# Minimal sufficient statistics for a two sample variable with normal distribution

• Sep 9th 2011, 01:10 PM
Minimal sufficient statistics for a two sample variable with normal distribution
Consider $X_1,X_2,...,X_n$ is a random sample from $N( \mu , \sigma _x ^2 )$ and $Y_1,...,Y_m$ is an independent random sample from $N( \mu, \sigma _y ^2 )$

Let $P_ \theta$ denote the joint distribution of these n+m variables with $\theta = ( \mu , \sigma _x^2 , \sigma _y^2)$. Find a minimal sufficient statistics for this family of distributions.

My solution so far:

Now, we know that the joint density function for X and Y is:

$f_ \theta (X_1,...,X_n,Y_1,...,Y_m)$

$= \frac {1}{ \sqrt {2 \pi \sigma _x ^2 }} \cdot e^{ - \frac { (x_1- \mu )^2}{2 \sigma _x ^2 }} \cdots \frac {1}{ \sqrt {2 \pi \sigma _x ^2 }} \cdot e^{ - \frac { (x_n- \mu )^2}{2 \sigma _x ^2 }} \cdot \frac {1}{ \sqrt {2 \pi \sigma _y ^2 }} \cdot e^{ - \frac { (y_1- \mu )^2}{2 \sigma _y ^2 }} \cdots \frac {1}{ \sqrt {2 \pi \sigma _y ^2 }} \cdot e^{ - \frac { (y_m - \mu )^2}{2 \sigma _y ^2 }}$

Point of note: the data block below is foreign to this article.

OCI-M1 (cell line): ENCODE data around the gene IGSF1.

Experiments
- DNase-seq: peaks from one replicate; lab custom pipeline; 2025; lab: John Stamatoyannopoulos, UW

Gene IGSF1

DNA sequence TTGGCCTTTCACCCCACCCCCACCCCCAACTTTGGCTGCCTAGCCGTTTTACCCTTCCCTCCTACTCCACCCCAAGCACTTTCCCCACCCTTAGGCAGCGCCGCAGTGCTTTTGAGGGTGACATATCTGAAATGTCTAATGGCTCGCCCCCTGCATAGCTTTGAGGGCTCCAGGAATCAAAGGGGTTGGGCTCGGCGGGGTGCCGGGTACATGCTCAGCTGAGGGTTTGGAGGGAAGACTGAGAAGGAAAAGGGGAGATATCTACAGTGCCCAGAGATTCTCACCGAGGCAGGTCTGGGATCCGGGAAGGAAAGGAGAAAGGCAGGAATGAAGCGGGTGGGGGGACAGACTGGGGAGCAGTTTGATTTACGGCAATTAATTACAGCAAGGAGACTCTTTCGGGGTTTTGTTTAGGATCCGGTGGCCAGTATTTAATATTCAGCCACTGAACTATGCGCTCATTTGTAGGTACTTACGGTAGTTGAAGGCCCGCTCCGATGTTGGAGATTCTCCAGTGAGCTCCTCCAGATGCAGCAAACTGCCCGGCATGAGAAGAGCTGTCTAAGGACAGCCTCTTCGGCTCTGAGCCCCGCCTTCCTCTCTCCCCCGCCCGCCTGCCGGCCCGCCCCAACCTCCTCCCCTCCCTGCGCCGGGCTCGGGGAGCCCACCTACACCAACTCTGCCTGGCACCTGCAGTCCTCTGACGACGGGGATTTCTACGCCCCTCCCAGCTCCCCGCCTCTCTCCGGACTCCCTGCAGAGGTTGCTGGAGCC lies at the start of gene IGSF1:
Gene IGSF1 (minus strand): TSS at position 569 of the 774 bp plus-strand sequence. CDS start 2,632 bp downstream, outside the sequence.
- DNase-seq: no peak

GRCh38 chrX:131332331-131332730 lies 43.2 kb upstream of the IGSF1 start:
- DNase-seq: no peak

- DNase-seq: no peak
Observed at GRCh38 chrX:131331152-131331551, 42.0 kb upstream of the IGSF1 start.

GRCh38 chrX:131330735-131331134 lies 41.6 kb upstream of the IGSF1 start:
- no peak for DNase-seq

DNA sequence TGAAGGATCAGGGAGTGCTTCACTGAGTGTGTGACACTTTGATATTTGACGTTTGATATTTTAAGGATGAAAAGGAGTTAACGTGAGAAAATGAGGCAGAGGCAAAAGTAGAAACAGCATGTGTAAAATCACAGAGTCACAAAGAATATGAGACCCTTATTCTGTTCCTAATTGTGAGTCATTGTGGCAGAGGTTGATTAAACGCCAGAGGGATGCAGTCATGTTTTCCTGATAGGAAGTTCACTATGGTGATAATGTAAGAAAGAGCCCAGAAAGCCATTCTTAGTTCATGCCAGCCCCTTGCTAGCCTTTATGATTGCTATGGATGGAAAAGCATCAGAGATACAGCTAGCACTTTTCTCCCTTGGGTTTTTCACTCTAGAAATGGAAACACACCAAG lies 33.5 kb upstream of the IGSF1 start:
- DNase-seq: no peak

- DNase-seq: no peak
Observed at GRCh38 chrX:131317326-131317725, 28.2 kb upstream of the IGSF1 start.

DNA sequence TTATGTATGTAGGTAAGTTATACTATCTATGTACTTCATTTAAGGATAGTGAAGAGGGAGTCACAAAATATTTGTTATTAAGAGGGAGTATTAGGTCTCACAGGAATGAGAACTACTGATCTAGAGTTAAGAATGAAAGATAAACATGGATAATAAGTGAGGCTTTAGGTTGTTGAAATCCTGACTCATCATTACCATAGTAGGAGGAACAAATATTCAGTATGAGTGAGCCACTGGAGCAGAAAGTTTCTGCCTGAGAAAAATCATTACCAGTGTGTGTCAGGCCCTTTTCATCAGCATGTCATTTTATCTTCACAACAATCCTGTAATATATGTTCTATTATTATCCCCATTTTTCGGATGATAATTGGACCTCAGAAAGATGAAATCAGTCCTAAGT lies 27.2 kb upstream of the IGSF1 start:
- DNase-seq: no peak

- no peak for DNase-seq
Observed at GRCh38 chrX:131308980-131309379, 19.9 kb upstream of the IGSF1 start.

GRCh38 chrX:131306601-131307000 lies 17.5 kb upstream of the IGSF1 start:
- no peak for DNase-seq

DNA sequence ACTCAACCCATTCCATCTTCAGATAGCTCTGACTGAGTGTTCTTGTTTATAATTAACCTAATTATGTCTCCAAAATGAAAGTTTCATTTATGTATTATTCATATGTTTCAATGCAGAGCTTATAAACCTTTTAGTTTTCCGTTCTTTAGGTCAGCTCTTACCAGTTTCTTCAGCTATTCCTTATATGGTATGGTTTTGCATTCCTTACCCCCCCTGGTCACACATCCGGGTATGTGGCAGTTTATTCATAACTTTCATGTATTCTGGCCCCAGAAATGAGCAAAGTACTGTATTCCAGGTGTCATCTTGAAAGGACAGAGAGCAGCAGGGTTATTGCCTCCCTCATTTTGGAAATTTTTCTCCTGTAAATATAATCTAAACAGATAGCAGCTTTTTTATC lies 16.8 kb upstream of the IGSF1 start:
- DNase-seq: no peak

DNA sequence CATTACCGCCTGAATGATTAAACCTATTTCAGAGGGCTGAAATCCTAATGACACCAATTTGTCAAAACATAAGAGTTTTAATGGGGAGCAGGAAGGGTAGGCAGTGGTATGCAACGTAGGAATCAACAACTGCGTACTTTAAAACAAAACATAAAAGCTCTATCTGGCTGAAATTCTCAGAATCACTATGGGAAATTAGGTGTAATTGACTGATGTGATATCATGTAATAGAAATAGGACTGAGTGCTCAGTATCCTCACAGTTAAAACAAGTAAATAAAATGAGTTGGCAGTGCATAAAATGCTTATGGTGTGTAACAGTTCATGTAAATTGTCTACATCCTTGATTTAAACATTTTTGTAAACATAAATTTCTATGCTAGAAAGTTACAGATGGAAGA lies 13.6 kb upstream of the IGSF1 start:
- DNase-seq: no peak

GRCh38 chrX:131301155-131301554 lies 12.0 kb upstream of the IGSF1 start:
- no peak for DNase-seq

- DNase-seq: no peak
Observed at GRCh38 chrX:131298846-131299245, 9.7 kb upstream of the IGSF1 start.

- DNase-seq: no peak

$= \left( \frac {1}{ \sqrt {2 \pi \sigma _x^2}} \right) ^n \cdot \left( \frac {1}{ \sqrt {2 \pi \sigma _y^2}} \right) ^m \cdot e^{ \sum ^n_{i=1} \frac {-(x_i- \mu)^2}{2 \sigma _x^2}} \cdot e ^{ \sum ^m_{j=1} \frac {-(y_j- \mu)^2}{2 \sigma _y^2}}$

$= \left( \frac {1}{ \sqrt {2 \pi \sigma _x^2}} \right) ^n \cdot \left( \frac {1}{ \sqrt {2 \pi \sigma _y^2}} \right) ^m \cdot e^{ \frac {-1}{2 \sigma _x ^2} \sum ^n_{i=1} x^2_i - \frac {1}{2 \sigma _y^2} \sum ^m_{j=1} y_j^2 } \cdot e^ { \frac { \mu }{ \sigma _x^2} \sum ^n_{i=1} x_i + \frac { \mu }{ \sigma _y^2} \sum ^m_{j=1} y_j } \cdot e^ { \frac {- \mu ^2 n }{ \sigma _x^2}+ \frac {- \mu ^2 m }{ \sigma _y ^2 }}$

First, since the Xi's are not independent, I'm not even sure if I can do this. Second, now I can't really compass my statistic $T(X,Y)$, mainly to get the Xi's and Yj's together. Any hints? Thank you very much!
• Sep 10th 2011, 12:50 AM
matheagle
Re: Minimal sufficient statistics for a two sample variable with normal distribution
I would think that all n+m random variables are independent.

I would expect to see that the sample variances are

$S^2_x={\sum_{i=1}^n(X_i-\hat\mu)^2\over n}$

$S^2_y={\sum_{i=1}^m(Y_i-\hat\mu)^2\over m}$

while the mean is a pooled estimator

$\hat\mu={\sum_{i=1}^n X_i+\sum_{j=1}^mY_j\over n+m}$
• Sep 10th 2011, 10:50 AM